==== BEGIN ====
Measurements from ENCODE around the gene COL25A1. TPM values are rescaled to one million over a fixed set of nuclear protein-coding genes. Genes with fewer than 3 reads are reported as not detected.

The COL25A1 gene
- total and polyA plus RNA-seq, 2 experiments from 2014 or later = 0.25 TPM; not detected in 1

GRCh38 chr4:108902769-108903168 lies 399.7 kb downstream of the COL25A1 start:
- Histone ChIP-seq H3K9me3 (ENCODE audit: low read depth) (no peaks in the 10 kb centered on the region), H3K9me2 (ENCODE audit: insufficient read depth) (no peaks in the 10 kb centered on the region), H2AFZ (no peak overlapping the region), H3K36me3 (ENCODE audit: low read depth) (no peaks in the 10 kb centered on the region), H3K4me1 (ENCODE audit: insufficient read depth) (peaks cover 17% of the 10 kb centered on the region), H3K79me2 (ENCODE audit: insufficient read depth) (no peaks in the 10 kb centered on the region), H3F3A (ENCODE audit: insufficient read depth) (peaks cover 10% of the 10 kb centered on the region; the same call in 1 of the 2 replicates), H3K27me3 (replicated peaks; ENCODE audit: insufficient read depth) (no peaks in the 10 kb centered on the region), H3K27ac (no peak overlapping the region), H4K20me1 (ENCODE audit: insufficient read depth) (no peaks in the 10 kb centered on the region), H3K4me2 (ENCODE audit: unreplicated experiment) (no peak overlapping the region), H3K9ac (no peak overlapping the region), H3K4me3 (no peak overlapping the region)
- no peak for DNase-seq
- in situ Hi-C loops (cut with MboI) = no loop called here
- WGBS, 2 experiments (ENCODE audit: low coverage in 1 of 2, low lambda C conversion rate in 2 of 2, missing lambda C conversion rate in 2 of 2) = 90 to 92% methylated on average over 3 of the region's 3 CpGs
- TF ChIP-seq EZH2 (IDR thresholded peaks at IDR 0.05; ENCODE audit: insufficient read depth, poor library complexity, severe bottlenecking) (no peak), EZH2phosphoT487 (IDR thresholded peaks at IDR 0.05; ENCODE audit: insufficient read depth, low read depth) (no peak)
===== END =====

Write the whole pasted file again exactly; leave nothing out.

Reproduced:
Measurements from ENCODE around the gene COL25A1. TPM values are rescaled to one million over a fixed set of nuclear protein-coding genes. Genes with fewer than 3 reads are reported as not detected.

The COL25A1 gene
- total and polyA plus RNA-seq, 2 experiments from 2014 or later = 0.25 TPM; not detected in 1

GRCh38 chr4:108902769-108903168 lies 399.7 kb downstream of the COL25A1 start:
- Histone ChIP-seq H3K9me3 (ENCODE audit: low read depth) (no peaks in the 10 kb centered on the region), H3K9me2 (ENCODE audit: insufficient read depth) (no peaks in the 10 kb centered on the region), H2AFZ (no peak overlapping the region), H3K36me3 (ENCODE audit: low read depth) (no peaks in the 10 kb centered on the region), H3K4me1 (ENCODE audit: insufficient read depth) (peaks cover 17% of the 10 kb centered on the region), H3K79me2 (ENCODE audit: insufficient read depth) (no peaks in the 10 kb centered on the region), H3F3A (ENCODE audit: insufficient read depth) (peaks cover 10% of the 10 kb centered on the region; the same call in 1 of the 2 replicates), H3K27me3 (replicated peaks; ENCODE audit: insufficient read depth) (no peaks in the 10 kb centered on the region), H3K27ac (no peak overlapping the region), H4K20me1 (ENCODE audit: insufficient read depth) (no peaks in the 10 kb centered on the region), H3K4me2 (ENCODE audit: unreplicated experiment) (no peak overlapping the region), H3K9ac (no peak overlapping the region), H3K4me3 (no peak overlapping the region)
- no peak for DNase-seq
- in situ Hi-C loops (cut with MboI) = no loop called here
- WGBS, 2 experiments (ENCODE audit: low coverage in 1 of 2, low lambda C conversion rate in 2 of 2, missing lambda C conversion rate in 2 of 2) = 90 to 92% methylated on average over 3 of the region's 3 CpGs
- TF ChIP-seq EZH2 (IDR thresholded peaks at IDR 0.05; ENCODE audit: insufficient read depth, poor library complexity, severe bottlenecking) (no peak), EZH2phosphoT487 (IDR thresholded peaks at IDR 0.05; ENCODE audit: insufficient read depth, low read depth) (no peak)